Bryan Mills is back, and he hasn’t changed. He’s a strong jawed, obsessive-compulsive ex-CIA samurai who insists on dry wiping his own car at the car wash, who arrives on the button at appointments, and who, if you threaten his family, will find you and separate you from existence with extreme prejudice. That’s a given. Here is what else is given:

Bad guys never forget or forgive, and that goes double for Albanians. I’ve never actually met an Albanian, but apparently they don’t come to America to go to school, open restaurants or do lawn work.

As you remember, when Bryan went to rescue his daughter (Maggie Grace, “Smallville,” “Taken” Shannon Rutherford on “Lost”) from white slavery Albanians back in “Taken,” he killed a lot of home boys.

Now, some years later, the patriarch (the ultimate bad Albanian Rade Sherbedlgia) has been seething his days away in his remote village. This is not your average poor chickens-in-the-street village, these villagers have the latest iPhone 5 with Siris, and Siris knows exactly where Liam is. They have state-of-the-art weapons and never leave home without American Express cards.

So Murad the Evil One, asks Siris where his arch enemy is, and sends his men to Istanbul to kill him. Why is Liam in Istanbul? He’s on the freelance job protecting an Arab sheik. This time, he has brought his ex-wife (the smoky Famke Janssen, she of the hotel bedroom eyes) and daughter Lenore along for a quick vacation.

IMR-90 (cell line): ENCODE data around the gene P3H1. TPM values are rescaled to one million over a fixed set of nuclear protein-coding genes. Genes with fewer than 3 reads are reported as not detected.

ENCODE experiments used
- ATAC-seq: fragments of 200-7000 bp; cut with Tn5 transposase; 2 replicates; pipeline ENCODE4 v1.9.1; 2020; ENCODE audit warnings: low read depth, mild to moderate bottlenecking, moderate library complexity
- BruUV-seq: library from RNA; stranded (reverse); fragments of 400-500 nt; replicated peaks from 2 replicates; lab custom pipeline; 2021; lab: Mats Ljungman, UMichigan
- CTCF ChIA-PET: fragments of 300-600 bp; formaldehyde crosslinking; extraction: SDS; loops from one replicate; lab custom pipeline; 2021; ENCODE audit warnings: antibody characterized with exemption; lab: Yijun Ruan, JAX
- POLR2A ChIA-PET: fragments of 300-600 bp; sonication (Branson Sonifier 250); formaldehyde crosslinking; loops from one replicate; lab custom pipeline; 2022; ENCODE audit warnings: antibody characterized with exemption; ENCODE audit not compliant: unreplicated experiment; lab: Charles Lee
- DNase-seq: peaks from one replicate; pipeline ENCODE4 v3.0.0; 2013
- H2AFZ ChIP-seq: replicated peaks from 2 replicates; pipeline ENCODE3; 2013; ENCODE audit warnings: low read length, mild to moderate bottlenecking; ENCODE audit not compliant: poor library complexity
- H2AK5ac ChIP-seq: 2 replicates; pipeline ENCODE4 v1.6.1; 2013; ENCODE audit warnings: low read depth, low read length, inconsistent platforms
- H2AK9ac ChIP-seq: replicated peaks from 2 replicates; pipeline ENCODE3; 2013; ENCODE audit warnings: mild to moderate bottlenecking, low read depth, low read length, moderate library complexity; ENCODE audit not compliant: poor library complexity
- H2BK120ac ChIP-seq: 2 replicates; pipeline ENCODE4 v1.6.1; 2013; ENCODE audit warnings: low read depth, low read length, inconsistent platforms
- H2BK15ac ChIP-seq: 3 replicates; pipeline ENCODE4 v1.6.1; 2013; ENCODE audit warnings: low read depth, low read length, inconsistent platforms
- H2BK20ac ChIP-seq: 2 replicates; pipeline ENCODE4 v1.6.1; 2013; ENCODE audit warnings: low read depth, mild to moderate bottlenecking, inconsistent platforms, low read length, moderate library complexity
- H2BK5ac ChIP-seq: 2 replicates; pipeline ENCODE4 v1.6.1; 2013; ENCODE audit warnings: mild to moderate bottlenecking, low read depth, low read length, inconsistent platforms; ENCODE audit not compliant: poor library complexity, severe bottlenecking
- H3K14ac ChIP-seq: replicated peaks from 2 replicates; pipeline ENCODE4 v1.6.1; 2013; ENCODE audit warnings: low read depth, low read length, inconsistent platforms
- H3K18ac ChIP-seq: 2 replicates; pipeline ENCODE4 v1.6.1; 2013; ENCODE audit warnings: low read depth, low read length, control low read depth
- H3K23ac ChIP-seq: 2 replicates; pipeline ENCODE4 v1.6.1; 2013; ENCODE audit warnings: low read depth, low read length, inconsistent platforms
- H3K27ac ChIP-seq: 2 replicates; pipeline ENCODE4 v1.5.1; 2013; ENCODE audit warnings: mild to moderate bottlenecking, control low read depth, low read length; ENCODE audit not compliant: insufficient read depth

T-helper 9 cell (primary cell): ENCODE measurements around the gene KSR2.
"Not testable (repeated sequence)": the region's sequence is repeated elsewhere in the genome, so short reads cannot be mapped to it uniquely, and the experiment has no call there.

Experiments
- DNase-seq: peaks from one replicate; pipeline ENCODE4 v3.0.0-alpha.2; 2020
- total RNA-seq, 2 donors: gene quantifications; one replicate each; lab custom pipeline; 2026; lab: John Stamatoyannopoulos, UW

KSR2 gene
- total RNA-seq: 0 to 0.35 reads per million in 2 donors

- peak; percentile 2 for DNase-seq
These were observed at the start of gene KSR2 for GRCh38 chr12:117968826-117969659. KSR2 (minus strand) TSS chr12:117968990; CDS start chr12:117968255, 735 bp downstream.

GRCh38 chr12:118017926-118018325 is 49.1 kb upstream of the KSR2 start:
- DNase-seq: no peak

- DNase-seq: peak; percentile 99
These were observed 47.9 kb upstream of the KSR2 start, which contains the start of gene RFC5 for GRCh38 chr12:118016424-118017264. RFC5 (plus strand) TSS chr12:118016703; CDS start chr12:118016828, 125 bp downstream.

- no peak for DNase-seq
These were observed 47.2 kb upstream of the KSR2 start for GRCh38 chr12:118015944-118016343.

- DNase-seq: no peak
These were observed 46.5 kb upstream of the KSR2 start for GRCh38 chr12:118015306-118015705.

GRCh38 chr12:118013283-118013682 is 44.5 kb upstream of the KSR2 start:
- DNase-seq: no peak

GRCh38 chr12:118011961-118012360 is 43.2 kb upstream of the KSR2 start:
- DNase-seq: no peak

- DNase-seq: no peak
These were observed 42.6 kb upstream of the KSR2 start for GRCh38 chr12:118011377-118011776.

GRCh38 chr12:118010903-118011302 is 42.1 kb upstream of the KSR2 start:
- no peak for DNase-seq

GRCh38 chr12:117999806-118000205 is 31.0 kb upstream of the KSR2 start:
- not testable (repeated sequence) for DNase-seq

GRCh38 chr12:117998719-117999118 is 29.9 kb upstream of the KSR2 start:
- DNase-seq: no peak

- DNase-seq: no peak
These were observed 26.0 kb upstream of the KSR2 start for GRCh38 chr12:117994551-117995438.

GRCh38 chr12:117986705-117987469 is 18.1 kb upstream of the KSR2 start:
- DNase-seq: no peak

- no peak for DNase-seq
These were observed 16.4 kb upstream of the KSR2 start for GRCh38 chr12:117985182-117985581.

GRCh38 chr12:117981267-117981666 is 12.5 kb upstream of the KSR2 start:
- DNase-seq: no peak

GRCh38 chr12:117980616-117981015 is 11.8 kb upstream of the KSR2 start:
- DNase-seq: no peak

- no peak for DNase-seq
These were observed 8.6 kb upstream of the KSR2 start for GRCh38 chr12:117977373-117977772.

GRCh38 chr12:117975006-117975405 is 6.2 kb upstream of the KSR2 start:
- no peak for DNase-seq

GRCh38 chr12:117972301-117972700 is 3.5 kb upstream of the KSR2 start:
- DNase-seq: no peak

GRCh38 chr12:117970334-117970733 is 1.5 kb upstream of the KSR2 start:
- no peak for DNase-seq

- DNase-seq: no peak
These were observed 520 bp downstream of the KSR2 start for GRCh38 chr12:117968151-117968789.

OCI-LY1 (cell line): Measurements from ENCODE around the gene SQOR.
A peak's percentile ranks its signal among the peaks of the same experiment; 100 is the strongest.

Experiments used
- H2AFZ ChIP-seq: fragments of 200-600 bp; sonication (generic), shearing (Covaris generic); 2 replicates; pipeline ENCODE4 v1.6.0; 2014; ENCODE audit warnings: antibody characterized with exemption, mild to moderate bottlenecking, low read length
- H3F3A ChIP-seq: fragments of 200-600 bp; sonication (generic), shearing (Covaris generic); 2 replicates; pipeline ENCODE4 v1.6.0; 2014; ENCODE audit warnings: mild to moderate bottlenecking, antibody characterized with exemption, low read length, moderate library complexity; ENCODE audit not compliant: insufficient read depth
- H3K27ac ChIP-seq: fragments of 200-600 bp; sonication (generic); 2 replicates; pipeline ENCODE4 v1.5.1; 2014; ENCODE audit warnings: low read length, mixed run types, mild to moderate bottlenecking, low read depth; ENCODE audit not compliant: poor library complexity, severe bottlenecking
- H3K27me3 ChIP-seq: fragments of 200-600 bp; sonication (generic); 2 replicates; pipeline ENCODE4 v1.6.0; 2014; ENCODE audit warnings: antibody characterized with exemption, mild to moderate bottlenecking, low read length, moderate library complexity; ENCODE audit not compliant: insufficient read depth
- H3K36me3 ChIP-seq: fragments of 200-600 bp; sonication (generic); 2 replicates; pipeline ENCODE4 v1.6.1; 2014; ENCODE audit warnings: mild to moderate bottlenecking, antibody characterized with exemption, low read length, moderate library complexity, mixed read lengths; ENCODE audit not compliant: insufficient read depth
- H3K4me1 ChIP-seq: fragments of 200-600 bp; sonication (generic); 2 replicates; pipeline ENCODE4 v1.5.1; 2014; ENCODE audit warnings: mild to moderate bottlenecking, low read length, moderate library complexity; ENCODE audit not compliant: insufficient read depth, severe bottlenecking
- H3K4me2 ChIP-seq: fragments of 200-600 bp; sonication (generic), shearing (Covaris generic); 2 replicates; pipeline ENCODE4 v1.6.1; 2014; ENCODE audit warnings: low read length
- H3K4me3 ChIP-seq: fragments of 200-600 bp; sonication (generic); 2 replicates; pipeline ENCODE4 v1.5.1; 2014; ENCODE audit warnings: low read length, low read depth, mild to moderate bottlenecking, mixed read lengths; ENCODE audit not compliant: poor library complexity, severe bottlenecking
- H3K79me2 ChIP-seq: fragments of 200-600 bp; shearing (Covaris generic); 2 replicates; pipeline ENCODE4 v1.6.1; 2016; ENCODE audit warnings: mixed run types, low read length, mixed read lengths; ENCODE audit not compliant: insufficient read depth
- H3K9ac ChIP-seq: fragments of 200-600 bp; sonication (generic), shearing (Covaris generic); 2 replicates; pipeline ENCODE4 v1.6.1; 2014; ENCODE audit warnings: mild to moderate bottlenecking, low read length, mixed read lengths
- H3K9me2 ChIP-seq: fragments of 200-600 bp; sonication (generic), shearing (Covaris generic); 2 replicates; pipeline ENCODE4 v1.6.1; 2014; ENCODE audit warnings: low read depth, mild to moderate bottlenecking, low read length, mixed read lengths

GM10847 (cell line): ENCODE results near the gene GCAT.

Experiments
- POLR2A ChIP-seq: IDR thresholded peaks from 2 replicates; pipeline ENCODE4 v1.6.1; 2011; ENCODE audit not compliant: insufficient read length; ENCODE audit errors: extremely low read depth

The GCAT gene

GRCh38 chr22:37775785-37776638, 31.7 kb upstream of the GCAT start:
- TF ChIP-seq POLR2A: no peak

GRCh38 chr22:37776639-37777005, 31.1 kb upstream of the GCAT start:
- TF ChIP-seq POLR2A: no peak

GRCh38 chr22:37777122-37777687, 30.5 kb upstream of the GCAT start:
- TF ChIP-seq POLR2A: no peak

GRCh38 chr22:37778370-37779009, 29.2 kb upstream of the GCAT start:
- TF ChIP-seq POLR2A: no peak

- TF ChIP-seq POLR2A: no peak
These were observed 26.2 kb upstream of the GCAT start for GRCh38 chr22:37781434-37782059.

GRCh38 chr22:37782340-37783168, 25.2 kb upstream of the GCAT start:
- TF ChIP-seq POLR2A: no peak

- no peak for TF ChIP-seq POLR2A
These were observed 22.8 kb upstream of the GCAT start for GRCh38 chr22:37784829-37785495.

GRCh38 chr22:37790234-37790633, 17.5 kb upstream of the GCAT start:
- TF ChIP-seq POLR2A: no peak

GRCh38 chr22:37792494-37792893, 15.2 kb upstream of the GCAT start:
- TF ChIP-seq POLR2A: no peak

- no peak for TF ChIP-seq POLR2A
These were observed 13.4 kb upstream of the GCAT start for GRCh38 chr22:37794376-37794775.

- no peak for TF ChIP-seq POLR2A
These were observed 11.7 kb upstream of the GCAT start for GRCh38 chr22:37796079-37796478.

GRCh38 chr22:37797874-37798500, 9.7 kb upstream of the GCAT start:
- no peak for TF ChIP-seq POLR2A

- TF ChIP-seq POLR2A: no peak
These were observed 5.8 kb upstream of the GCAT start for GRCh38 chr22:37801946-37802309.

The rest is all listed under predictable on the Google page. The ill-shaven Albanians, who are on leave from chasing Jason Bourne in Paris or Berlin, kidnap Liam and Famke and take them to a hideout, where they torture them while they’re waiting for the auxiliary Albanians to find the daughter at the hotel.

But with the help of a tiny iPhone hidden in his boot, Liam warns Kim and then sets in motion a scheme to help find mom and dad and rescue them. This time, daughter has daddy’s weapon suitcase and of course, she has inherited his particular set of skills, and she will find them and she will rescue them.

It’s all a little corny, but for director Olivier Megaton (“Colombiana” and Luc Besson “The Professional”) fans, it’s a thrill-a-minute ride through the streets of what appears to be Istanbul, full of folks who have learned by watching Bourne movies, to get the hell out of the way when American girls driving cars come tearing through the streets.

It comes down to this. You like the “dark services,” Jason Bourne and car chases, hand-to-hand samurai combat, gunfire and hair-curling action, plus Liam Neeson. Then this is your bag of popcorn. There are attempts at action films of this kind that truly suck (“Salt,” for example) and then there are expertly and skillfully put together films like this. A hint: It’s all about the editing and here, that would be Camille Delamarre and Vincent Taballon.

No, it’s not the “Third Man,” or ” Vertigo.” They’re on Turner Classics now. Those days are gone, get over it. This is a movie in the time-honored tradition of white-hat, black-hat action with hissable villains and cheerable heroes. It is what it is until it isn’t anymore. Go hiss.

J.P. Devine is a former stage and screen actor.

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